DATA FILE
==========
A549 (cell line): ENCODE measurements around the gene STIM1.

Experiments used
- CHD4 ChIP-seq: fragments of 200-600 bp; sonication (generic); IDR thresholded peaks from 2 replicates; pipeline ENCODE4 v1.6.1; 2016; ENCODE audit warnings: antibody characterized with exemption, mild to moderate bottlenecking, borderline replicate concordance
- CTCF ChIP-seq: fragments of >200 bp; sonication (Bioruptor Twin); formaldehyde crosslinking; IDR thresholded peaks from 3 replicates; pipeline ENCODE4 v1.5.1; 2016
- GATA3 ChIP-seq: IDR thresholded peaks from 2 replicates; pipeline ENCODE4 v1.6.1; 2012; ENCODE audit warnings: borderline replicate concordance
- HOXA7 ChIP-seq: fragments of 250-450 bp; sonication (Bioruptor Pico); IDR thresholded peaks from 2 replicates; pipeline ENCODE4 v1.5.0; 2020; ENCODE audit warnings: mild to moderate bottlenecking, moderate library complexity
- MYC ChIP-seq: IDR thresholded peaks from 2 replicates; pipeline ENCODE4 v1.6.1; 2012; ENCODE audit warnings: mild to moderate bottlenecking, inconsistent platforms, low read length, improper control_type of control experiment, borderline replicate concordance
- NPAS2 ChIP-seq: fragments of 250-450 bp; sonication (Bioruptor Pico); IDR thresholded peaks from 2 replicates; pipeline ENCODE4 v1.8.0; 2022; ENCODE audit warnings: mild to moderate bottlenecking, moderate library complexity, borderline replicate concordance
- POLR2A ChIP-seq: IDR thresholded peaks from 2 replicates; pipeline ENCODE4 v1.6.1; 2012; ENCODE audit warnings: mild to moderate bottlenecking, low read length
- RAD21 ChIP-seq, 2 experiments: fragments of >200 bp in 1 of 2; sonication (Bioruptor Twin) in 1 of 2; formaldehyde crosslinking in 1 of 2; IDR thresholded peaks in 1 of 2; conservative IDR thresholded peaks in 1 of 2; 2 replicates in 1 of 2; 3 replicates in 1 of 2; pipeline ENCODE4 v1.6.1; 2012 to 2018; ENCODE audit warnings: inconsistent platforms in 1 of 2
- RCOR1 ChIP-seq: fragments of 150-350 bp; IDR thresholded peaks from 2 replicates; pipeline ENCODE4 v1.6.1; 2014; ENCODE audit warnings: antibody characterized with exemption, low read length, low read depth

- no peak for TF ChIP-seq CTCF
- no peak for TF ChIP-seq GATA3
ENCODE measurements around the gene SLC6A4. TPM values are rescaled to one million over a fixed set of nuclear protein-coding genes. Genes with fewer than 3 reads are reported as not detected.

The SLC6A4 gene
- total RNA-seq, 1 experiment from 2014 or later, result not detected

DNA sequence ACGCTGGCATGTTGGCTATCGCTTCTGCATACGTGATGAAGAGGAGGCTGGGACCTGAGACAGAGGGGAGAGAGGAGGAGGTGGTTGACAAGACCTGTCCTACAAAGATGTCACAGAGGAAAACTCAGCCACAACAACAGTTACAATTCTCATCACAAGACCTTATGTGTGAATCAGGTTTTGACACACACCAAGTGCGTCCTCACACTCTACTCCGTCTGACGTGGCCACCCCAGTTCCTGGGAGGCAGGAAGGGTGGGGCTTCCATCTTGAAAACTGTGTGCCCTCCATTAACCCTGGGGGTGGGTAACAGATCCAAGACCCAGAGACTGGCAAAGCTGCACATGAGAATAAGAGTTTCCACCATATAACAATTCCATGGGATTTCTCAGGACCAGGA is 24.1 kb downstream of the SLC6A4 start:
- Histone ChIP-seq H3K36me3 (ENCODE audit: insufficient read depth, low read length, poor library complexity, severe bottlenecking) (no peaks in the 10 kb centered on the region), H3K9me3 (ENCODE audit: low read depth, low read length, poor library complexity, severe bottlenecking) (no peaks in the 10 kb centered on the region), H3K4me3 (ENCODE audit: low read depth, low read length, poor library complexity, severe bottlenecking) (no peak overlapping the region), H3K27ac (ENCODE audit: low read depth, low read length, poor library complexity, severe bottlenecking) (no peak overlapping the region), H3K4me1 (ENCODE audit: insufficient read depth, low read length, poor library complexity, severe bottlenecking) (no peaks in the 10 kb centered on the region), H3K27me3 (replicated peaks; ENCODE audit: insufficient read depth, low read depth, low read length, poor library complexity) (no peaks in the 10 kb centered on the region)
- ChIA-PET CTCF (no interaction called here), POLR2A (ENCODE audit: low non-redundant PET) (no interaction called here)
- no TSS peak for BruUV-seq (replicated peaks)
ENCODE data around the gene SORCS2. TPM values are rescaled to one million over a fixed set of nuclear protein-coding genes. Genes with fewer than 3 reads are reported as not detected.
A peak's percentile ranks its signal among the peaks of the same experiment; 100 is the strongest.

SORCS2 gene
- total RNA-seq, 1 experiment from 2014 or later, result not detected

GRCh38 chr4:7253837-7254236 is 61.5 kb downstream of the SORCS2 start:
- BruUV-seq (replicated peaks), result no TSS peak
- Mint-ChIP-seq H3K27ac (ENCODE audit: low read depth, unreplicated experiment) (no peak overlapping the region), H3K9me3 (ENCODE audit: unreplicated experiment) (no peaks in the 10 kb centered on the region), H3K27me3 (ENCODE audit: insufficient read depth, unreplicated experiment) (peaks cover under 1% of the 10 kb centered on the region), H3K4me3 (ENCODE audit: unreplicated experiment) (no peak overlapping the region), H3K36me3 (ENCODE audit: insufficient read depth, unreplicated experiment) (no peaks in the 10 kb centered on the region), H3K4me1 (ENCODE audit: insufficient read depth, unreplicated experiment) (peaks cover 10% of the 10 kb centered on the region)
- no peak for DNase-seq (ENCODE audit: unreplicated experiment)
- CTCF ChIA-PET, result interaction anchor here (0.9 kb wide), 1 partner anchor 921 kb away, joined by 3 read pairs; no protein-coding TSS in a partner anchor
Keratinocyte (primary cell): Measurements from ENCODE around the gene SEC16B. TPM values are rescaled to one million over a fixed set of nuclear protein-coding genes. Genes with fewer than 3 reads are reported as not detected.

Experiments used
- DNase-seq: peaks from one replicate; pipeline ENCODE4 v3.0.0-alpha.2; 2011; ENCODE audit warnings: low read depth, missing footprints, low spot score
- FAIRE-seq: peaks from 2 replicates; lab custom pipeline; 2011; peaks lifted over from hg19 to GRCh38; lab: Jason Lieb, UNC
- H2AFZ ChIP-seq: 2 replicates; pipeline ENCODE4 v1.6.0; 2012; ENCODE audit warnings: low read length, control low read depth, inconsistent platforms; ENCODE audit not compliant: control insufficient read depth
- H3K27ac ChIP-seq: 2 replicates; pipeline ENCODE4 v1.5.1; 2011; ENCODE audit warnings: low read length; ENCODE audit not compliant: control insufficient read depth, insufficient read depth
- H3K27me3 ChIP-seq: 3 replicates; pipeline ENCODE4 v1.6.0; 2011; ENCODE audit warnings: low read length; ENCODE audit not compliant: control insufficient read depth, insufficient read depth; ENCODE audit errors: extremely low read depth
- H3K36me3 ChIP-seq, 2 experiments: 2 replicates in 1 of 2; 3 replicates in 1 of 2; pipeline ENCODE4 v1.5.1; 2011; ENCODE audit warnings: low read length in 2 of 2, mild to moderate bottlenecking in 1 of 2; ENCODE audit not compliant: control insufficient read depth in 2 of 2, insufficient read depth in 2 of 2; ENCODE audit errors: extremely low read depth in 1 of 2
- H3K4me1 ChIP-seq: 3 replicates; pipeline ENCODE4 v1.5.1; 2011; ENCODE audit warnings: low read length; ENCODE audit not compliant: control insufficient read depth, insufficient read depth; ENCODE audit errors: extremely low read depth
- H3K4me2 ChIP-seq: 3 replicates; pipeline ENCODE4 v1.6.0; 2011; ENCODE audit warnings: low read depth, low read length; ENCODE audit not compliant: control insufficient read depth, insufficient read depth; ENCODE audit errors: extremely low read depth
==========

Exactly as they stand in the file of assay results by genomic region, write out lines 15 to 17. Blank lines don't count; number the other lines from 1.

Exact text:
The SLC6A4 gene
- total RNA-seq, 1 experiment from 2014 or later, result not detected

DNA sequence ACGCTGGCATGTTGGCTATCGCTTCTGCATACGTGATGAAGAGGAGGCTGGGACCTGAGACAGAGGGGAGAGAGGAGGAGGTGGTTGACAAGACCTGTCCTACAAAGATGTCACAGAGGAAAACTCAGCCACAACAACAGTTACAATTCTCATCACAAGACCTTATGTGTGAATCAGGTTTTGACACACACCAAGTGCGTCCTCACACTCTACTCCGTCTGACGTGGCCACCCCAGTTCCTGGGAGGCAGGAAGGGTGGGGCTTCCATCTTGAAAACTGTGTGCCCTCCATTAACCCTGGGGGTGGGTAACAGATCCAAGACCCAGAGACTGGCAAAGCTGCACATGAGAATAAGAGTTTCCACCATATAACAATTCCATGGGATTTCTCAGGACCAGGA is 24.1 kb downstream of the SLC6A4 start: